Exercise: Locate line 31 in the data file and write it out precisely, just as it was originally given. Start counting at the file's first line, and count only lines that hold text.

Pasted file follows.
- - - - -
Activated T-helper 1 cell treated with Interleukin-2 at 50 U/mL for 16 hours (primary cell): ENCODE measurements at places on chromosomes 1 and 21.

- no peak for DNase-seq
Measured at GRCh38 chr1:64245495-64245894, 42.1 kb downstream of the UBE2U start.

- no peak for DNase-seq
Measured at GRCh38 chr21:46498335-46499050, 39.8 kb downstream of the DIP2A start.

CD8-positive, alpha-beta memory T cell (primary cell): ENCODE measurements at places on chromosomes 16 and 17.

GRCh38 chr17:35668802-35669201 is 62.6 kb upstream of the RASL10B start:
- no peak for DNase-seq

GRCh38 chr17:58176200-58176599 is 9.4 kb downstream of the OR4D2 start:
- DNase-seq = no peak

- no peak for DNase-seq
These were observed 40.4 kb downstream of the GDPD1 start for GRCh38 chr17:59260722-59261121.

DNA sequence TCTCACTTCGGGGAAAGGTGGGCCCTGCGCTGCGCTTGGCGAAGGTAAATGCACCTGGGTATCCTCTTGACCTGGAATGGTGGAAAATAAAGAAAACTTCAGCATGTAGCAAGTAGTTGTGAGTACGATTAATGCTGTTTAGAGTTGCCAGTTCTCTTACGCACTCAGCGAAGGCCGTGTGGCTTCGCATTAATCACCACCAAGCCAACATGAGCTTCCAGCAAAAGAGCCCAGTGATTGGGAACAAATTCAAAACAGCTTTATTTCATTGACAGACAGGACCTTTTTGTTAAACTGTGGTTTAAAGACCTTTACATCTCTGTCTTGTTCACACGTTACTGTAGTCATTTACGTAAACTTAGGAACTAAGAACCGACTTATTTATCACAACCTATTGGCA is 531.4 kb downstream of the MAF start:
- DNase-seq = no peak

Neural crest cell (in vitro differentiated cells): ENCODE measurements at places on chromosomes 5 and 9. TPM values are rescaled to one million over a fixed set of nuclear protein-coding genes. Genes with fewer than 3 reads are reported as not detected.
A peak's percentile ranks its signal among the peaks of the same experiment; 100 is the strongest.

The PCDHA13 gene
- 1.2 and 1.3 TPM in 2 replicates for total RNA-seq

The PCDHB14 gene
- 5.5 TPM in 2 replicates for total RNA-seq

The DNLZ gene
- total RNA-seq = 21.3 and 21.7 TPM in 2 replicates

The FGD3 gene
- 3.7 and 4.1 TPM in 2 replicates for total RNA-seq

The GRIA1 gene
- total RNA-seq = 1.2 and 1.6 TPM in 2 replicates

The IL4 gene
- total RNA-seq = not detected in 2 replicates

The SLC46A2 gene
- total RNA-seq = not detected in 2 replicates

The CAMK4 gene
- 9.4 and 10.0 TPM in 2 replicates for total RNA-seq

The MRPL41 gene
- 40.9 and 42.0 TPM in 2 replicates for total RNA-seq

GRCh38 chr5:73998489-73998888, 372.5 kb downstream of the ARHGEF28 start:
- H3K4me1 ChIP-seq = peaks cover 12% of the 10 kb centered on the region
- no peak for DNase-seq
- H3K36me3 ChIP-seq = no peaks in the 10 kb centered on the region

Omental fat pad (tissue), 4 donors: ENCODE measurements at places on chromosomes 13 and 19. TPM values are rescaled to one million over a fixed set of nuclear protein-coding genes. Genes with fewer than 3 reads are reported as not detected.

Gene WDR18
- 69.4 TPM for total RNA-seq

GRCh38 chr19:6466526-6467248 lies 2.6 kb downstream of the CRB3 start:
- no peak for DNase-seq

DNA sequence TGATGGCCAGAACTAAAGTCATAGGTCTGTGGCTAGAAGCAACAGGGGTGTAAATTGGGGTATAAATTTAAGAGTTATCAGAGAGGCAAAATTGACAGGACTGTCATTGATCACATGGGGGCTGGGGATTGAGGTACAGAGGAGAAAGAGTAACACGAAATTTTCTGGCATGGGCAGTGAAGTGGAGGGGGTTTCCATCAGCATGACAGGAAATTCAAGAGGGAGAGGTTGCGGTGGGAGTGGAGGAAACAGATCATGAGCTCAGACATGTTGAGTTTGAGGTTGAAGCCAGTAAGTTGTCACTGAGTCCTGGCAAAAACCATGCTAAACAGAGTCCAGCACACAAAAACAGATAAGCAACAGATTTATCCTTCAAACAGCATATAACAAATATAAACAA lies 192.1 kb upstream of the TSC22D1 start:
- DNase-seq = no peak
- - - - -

The CAMK4 gene